Pink Steps up to the Plate for Breast Cancer Awareness

If you watched a Major League Baseball game on Sunday, you probably saw a player wearing pink cleats or swinging a pink bat. Those pink shoes and bats were a visual representation of MLB teaming with Susan G. Komen for the Cure to enact the “Going to Bat Against Breast Cancer” campaign, which heightens breast cancer awareness and increases MLB’s corporate social responsibility efforts.

The pink ribbon logo used by Major League Baseball on Mother's Day.

Since 2005, the organizations have partnered to “pink-ify” Major League Baseball games on Mother’s Day. Players are allowed to wear pink items like cleats, wristbands, bracelets and necklaces. The campaign is geared toward increasing breast cancer awareness and raising funds for Susan G. Komen for the Cure, as some of the pink benefits will be auctioned online to benefit the organization.

The partnership allows Susan G. Komen for the Cure to receive broad national exposure. Major League Baseball Commissioner Bud Selig noted how the partnership also allows MLB to further its corporate social responsibility efforts. “Major League Baseball’s partnership with Susan G. Komen for the Cure, through the Going to Bat Against Breast Cancer program, represents one of our most significant causes,” he told MLB.com.

However, this partnership is unique because it exists not only between major league teams and Komen, but between Komen and major league players. Wearing pink cleats or swinging a pink bat gives players a chance to “talk the talk” of philanthropy and social responsibility. Rather than simply writing a check to an organization, the Komen/MLB partnership allows players to put their philanthropic intentions to practice in a high-visibility setting like national television.

Certain players, like New York Yankees outfielder Nick Swisher, use the day to tell stories of how cancer has personally affected them and why they support Komen. While he has not had a family member diagnosed with breast cancer, he has had family members affected by brain cancer and leukemia.

Swisher understands the value of MLB’s partnership with Komen and how it can boost support for breast cancer research. He told the New York Daily News, “They’ve done a great job of getting the word out and branding what that means. Not only raising money, but getting the word out in general. It’s a fun day.”

While enthusiastic players like Swisher demonstrate how the campaign was a success, it must obtain the support of every player if it wants to generate even more support in the future. Some players, like Chicago White Sox first baseman Paul Konerko, are less willing to sport the pink apparel. According to Yahoo!’s “Big League Stew” blog, Konerko did not want to wear pink cleats, but eventually gave in after the encouragement of his teammates. (Going pink paid off, however, as he went 5-for-5 at the plate during the White Sox’s eventual 5-2 win over my lowly Seattle Mariners.)

Even though it would be ideal for every major leaguer to support the program, MLB’s partnership with Susan G. Komen for the Cure demonstrates how professional sports can be a driving force for positive change nationwide.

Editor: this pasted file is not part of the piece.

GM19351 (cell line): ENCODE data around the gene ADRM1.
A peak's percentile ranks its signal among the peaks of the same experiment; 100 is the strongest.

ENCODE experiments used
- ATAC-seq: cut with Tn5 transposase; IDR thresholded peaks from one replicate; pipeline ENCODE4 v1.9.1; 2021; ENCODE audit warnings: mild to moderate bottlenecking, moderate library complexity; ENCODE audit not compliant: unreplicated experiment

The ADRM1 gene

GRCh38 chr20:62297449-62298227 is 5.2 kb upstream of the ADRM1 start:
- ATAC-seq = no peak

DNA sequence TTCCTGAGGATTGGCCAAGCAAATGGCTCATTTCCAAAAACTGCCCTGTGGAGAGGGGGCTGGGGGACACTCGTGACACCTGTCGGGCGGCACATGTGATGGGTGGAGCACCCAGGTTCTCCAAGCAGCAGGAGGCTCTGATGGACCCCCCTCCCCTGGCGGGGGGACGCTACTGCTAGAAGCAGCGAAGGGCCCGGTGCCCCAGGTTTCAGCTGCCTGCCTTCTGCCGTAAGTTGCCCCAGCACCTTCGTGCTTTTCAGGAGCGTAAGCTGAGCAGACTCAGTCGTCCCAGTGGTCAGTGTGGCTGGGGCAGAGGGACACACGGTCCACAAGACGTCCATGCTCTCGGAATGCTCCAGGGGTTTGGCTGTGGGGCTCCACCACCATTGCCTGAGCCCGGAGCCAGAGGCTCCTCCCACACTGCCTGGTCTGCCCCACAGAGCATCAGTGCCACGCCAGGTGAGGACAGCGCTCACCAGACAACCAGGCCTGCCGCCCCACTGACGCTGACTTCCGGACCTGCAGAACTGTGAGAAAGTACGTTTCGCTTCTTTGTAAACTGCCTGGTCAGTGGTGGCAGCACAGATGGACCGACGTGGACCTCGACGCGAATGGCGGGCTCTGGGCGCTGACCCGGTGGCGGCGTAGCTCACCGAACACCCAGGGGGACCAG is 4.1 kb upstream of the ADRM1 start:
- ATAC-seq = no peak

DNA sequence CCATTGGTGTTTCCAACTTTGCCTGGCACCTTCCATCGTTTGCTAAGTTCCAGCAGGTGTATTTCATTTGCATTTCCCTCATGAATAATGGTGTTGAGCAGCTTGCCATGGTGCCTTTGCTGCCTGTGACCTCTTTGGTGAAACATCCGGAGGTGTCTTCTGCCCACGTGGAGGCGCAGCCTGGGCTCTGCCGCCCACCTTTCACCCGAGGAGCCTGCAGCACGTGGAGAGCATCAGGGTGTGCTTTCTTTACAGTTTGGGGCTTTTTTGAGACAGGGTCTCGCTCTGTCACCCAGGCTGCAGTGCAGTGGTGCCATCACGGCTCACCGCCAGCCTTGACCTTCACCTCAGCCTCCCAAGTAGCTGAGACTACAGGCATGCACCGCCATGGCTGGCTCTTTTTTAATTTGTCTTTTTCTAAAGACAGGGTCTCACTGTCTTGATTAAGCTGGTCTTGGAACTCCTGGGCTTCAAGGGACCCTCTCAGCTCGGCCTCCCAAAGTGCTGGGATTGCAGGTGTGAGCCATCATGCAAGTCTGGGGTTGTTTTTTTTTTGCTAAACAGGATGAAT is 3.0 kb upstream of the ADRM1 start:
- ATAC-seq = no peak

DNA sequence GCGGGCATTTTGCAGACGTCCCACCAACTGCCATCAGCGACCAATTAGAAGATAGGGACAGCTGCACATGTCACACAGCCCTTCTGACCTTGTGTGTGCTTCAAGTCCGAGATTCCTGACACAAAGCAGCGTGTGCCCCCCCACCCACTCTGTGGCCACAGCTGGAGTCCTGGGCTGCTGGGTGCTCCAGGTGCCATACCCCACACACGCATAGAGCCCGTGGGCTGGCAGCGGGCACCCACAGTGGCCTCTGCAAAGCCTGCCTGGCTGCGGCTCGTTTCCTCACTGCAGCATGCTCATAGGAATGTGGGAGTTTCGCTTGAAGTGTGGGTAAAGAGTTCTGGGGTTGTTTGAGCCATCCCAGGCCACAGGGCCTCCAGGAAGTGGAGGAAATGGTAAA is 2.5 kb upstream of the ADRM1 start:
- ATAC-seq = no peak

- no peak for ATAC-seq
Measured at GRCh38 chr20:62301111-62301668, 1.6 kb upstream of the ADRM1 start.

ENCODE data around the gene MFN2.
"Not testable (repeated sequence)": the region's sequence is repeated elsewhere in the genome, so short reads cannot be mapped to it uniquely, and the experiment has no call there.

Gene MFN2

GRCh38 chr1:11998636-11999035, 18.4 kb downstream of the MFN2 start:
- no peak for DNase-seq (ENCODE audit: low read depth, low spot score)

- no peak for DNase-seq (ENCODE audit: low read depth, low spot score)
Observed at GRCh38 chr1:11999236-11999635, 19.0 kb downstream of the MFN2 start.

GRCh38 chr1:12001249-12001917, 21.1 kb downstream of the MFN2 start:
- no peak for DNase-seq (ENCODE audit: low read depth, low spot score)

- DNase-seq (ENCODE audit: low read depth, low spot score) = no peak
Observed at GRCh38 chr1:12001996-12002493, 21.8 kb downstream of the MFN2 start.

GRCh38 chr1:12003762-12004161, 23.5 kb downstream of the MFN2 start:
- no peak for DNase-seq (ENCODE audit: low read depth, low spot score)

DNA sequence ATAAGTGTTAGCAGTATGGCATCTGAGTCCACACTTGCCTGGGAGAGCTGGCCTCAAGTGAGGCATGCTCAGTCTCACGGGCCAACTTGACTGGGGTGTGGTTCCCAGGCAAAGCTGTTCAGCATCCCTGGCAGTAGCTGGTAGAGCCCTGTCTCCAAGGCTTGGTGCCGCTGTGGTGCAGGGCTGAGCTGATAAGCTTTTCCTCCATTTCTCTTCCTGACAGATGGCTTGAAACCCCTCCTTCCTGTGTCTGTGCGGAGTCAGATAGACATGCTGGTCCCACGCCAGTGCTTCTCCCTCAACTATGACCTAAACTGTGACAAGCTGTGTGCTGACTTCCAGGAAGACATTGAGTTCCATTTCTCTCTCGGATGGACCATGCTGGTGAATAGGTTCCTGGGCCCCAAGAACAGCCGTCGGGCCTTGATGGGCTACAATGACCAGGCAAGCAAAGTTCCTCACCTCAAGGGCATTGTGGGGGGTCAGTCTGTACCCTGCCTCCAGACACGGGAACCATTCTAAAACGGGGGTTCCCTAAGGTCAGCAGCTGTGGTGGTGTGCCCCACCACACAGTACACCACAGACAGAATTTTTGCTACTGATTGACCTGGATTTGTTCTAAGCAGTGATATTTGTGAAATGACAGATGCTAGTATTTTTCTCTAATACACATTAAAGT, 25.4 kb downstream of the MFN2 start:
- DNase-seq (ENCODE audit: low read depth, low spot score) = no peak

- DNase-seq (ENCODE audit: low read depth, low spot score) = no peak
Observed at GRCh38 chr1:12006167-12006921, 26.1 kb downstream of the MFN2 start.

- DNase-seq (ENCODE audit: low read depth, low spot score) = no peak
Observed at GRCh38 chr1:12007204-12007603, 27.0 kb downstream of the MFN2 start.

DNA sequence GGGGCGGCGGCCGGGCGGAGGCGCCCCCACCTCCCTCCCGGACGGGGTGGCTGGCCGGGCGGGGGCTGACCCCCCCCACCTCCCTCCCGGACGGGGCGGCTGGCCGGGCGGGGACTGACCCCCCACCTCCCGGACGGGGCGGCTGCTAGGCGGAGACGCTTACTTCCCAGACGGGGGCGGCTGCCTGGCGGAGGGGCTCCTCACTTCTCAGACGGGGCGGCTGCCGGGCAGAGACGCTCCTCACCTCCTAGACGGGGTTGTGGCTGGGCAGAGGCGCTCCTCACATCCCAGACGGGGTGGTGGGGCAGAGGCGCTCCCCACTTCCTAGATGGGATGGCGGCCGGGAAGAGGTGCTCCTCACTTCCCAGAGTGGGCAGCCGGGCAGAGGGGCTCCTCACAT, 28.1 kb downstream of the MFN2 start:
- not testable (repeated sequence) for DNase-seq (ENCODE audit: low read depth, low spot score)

Pink ribbon photo credit: “MLB, Red Sox, celebrate Mother’s Day by raising breast cancer awareness” – Boston.com

Here We Go Again!

It’s been awhile since I last updated The Opinion Paige, but I’m resurrecting the blog for my Strategic Public Relations Communications class (also known as J452). If you’re new here, welcome! My name is Paige Landsem and I’m a junior at the University of Oregon studying public relations.

Before I neglected it, this blog focused on public relations, journalism, current events and sports. It was a jumble of thoughts, but now it’s going to be a more focused look at the intersection of sports and PR. I’d say those are my two favorite topics. There seems to be a never-ending stream of PR issues in sports, whether it’s an athlete doing some tremendous charity work in his community or getting in hot water for making a controversial comment.

You can't see the signature too well, but this is me with the baseball Trevor Hoffman (Major League Baseball's all-time saves leader) signed for me. My dad caught the ball during batting practice at a Brewers v. Indians game.

While sports and PR are my two favorite topics, baseball and college football are my two favorite sports. Growing up, I’d listen to broadcaster Dave Niehaus bring Seattle Mariners games to life. My dad and I make a point of visiting the nearest Major League ballpark whenever we’re in a new place, and I count my Trevor Hoffman autographed baseball as one of my most prized possessions.

My love for college football began about 18 months ago during the Oregon Ducks’ run to the 2010 Rose Bowl game. It only grew this past season, when we went to the BCS National Championship (and yes, I’m still a little bitter about the loss).

Since sports and PR news dominate my life, I’m excited to use this blog as an outlet to examine those topics and engage with fellow sports fans to gain insight from their points of view.